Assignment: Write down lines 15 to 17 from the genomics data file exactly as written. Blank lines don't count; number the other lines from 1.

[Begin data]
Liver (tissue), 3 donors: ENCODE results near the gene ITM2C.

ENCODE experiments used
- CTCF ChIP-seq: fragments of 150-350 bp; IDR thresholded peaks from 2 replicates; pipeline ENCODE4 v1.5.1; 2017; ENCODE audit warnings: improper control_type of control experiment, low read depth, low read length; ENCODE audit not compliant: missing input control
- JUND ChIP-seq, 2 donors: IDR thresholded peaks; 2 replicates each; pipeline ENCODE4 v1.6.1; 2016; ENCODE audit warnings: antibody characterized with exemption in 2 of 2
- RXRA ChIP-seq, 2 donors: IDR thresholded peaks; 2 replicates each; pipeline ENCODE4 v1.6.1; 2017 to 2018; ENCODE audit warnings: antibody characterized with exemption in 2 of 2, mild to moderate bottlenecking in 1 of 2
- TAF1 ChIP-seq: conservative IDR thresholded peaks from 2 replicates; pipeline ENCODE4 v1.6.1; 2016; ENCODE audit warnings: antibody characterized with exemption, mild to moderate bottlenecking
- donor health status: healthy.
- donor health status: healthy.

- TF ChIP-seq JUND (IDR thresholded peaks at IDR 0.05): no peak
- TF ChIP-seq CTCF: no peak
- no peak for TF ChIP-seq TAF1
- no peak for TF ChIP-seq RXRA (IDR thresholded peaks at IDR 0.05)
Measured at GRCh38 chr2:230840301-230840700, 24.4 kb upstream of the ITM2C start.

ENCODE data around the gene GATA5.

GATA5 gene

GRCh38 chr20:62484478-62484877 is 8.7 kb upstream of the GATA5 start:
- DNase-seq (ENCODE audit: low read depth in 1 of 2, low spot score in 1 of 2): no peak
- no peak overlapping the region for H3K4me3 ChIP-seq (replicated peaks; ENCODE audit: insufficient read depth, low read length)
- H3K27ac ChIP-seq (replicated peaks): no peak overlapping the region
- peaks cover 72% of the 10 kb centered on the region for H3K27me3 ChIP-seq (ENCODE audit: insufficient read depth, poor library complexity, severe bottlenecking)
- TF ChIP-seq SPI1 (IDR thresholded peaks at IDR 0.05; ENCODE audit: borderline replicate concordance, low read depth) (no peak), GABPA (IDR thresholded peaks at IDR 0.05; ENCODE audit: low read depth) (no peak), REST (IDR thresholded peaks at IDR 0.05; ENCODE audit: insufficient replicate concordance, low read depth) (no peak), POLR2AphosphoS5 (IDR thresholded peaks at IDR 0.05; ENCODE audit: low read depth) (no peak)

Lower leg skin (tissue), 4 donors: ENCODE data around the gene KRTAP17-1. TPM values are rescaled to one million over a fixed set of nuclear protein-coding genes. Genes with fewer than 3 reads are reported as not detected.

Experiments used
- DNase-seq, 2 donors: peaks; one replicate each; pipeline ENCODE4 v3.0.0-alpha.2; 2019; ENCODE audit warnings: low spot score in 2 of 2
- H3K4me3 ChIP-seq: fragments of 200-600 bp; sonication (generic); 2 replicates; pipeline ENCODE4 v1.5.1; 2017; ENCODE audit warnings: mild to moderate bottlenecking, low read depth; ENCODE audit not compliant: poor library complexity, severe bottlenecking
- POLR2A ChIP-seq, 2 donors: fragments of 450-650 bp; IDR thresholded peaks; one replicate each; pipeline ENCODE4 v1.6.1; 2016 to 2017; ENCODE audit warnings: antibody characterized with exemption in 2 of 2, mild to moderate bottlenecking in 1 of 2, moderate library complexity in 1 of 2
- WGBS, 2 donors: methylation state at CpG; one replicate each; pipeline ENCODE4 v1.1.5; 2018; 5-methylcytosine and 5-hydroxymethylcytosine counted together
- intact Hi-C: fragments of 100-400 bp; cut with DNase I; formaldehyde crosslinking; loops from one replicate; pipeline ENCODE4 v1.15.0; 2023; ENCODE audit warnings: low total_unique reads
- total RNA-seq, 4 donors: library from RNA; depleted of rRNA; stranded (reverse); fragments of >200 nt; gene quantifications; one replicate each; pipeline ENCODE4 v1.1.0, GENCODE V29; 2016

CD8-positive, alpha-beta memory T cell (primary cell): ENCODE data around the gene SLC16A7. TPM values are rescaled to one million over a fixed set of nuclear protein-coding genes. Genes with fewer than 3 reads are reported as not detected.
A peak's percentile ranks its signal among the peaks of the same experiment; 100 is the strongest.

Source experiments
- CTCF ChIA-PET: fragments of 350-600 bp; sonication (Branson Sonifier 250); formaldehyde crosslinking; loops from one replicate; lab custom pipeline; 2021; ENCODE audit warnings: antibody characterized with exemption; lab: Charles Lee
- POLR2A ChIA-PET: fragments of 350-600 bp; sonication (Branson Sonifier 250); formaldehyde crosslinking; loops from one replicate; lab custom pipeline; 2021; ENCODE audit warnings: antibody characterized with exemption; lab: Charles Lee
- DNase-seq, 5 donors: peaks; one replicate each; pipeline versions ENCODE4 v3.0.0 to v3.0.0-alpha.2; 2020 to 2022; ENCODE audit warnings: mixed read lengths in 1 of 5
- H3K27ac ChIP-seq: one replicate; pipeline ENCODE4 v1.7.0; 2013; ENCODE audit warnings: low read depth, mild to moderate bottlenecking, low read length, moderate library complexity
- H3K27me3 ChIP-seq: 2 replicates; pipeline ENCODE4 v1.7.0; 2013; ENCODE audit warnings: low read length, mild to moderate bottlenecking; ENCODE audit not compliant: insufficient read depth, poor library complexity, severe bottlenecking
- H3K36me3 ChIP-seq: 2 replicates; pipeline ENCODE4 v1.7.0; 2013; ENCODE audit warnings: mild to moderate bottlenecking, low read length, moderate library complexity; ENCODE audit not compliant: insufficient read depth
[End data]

GATA5 gene

GRCh38 chr20:62484478-62484877 is 8.7 kb upstream of the GATA5 start:
- DNase-seq (ENCODE audit: low read depth in 1 of 2, low spot score in 1 of 2): no peak